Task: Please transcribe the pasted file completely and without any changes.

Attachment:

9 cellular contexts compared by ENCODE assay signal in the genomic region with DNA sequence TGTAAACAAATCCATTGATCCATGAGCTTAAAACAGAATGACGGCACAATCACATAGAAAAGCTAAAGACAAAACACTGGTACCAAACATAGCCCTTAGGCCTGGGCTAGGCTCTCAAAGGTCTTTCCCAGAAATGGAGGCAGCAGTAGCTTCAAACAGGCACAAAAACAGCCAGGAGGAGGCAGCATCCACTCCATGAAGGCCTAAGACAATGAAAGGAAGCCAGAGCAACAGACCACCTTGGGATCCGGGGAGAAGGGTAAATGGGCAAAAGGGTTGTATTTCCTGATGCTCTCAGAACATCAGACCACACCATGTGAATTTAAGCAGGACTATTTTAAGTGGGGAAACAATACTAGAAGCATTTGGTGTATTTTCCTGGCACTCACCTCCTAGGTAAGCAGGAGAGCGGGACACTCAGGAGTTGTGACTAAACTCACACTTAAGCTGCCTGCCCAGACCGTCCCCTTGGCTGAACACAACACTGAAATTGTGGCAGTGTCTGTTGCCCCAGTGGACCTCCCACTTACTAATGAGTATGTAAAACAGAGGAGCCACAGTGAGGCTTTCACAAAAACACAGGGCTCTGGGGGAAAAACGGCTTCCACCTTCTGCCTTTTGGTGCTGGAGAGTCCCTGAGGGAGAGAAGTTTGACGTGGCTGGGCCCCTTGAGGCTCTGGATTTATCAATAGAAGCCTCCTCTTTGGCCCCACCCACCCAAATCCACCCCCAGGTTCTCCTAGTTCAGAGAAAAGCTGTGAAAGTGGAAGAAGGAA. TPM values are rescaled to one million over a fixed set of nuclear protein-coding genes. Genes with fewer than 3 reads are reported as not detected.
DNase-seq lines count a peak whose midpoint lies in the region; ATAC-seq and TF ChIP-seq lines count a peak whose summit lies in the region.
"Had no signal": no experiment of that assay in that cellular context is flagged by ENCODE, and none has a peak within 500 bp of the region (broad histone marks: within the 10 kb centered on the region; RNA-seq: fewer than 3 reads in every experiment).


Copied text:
9 cellular contexts compared by ENCODE assay signal in the genomic region with DNA sequence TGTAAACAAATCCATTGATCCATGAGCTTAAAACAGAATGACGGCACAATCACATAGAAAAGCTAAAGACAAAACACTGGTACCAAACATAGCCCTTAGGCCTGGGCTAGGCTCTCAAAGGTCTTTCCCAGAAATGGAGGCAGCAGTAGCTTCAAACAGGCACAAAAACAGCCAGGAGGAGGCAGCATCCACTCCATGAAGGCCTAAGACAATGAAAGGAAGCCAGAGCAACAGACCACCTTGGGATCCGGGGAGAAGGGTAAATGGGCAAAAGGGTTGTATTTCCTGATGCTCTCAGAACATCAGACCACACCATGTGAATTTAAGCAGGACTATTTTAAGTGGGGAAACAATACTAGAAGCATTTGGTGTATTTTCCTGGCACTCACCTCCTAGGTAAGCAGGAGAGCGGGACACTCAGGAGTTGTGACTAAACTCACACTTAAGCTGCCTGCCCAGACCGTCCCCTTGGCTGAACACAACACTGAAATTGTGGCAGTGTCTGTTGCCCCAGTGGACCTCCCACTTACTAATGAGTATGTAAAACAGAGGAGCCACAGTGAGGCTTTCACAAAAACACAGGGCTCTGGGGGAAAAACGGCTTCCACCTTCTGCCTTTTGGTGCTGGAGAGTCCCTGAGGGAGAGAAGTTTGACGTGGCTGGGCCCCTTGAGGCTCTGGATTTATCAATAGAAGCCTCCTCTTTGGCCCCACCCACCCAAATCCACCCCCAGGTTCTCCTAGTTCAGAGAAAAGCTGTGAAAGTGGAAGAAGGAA. TPM values are rescaled to one million over a fixed set of nuclear protein-coding genes. Genes with fewer than 3 reads are reported as not detected.
DNase-seq lines count a peak whose midpoint lies in the region; ATAC-seq and TF ChIP-seq lines count a peak whose summit lies in the region.
"Had no signal": no experiment of that assay in that cellular context is flagged by ENCODE, and none has a peak within 500 bp of the region (broad histone marks: within the 10 kb centered on the region; RNA-seq: fewer than 3 reads in every experiment).